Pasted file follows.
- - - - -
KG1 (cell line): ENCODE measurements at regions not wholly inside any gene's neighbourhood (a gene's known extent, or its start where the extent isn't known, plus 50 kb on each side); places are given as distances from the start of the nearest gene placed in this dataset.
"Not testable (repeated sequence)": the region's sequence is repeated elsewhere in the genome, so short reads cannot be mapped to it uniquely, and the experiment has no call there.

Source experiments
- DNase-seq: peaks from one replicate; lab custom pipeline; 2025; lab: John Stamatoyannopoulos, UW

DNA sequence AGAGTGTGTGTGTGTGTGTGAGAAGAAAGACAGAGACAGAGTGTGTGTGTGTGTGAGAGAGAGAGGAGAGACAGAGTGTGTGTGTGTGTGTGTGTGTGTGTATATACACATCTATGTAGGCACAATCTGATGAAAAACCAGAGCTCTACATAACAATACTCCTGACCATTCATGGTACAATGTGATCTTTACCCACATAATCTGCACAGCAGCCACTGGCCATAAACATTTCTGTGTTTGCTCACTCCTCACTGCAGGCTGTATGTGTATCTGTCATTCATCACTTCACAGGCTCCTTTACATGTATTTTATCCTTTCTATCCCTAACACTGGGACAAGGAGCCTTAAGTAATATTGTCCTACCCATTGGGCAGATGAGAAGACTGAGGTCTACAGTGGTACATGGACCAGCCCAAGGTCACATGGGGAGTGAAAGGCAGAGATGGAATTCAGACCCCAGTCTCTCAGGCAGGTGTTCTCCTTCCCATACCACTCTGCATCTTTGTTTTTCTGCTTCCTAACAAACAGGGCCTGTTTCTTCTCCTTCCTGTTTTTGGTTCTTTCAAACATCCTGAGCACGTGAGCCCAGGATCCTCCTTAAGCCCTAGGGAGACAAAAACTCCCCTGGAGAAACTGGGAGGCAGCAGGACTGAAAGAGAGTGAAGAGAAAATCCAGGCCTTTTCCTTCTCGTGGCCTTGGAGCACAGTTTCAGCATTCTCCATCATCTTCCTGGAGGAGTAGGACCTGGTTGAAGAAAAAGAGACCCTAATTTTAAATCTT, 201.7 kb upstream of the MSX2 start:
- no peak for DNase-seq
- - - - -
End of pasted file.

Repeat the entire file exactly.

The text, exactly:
KG1 (cell line): ENCODE measurements at regions not wholly inside any gene's neighbourhood (a gene's known extent, or its start where the extent isn't known, plus 50 kb on each side); places are given as distances from the start of the nearest gene placed in this dataset.
"Not testable (repeated sequence)": the region's sequence is repeated elsewhere in the genome, so short reads cannot be mapped to it uniquely, and the experiment has no call there.

Source experiments
- DNase-seq: peaks from one replicate; lab custom pipeline; 2025; lab: John Stamatoyannopoulos, UW

DNA sequence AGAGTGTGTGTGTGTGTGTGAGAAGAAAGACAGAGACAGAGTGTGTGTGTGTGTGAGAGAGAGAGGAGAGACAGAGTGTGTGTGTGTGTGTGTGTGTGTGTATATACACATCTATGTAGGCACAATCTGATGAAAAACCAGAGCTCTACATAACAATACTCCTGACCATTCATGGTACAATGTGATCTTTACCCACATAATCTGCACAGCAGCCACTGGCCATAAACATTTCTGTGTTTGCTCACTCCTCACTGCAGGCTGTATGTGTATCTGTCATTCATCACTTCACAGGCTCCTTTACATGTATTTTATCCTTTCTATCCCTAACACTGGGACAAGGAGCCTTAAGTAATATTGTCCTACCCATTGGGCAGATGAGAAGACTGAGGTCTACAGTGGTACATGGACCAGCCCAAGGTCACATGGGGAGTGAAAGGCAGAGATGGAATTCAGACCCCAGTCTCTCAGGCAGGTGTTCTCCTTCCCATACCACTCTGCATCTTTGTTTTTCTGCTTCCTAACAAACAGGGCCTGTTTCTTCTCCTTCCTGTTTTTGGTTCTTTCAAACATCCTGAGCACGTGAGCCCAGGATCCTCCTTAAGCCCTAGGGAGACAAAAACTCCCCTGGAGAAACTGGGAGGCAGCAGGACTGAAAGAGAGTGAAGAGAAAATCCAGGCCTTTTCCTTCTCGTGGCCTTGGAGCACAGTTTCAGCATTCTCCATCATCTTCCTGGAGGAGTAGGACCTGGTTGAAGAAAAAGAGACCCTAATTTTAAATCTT, 201.7 kb upstream of the MSX2 start:
- no peak for DNase-seq